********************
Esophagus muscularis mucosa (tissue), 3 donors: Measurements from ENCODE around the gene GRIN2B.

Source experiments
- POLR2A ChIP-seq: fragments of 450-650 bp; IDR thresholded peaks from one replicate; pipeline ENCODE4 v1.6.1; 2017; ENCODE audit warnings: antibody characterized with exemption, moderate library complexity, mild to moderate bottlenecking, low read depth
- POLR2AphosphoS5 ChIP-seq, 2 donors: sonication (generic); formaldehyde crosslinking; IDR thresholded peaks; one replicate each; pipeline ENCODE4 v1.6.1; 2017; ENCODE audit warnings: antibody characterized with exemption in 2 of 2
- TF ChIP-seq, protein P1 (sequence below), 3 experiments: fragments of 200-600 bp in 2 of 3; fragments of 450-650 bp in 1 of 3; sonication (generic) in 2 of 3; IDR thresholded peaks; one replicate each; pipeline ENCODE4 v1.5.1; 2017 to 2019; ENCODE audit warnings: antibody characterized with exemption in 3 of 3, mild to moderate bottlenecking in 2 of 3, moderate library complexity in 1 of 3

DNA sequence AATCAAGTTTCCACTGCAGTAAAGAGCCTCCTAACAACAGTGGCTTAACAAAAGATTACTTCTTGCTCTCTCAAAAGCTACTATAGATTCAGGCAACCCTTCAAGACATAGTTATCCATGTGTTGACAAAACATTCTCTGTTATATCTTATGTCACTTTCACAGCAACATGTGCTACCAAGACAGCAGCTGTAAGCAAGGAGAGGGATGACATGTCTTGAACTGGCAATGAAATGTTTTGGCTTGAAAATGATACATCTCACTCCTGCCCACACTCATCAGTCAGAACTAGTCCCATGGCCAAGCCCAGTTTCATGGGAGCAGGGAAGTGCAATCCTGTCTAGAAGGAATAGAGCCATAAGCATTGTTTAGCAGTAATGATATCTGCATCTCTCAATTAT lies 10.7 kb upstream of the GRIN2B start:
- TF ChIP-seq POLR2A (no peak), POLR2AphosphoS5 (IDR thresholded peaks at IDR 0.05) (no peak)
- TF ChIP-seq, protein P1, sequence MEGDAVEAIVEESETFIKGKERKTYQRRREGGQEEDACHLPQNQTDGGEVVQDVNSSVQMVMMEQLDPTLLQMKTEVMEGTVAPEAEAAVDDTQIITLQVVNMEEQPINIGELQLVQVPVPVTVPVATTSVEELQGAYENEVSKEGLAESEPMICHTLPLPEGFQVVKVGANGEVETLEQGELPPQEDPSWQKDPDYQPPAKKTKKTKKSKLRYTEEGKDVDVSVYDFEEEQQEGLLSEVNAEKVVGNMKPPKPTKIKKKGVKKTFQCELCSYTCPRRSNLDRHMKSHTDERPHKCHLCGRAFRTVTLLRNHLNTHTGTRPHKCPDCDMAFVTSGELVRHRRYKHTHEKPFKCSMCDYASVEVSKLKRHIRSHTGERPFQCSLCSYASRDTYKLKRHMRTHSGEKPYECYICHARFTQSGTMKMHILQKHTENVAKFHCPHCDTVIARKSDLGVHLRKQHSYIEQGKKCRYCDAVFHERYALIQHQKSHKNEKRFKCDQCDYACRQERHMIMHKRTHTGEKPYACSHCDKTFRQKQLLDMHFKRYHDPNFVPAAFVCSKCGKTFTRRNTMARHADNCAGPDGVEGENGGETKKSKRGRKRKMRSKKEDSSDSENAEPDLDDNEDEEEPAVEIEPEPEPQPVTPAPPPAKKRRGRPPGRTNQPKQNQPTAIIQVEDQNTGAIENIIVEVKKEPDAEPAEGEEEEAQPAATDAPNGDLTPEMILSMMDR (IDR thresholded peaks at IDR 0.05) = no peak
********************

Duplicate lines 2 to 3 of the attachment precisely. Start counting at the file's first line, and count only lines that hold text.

Source experiments
- POLR2A ChIP-seq: fragments of 450-650 bp; IDR thresholded peaks from one replicate; pipeline ENCODE4 v1.6.1; 2017; ENCODE audit warnings: antibody characterized with exemption, moderate library complexity, mild to moderate bottlenecking, low read depth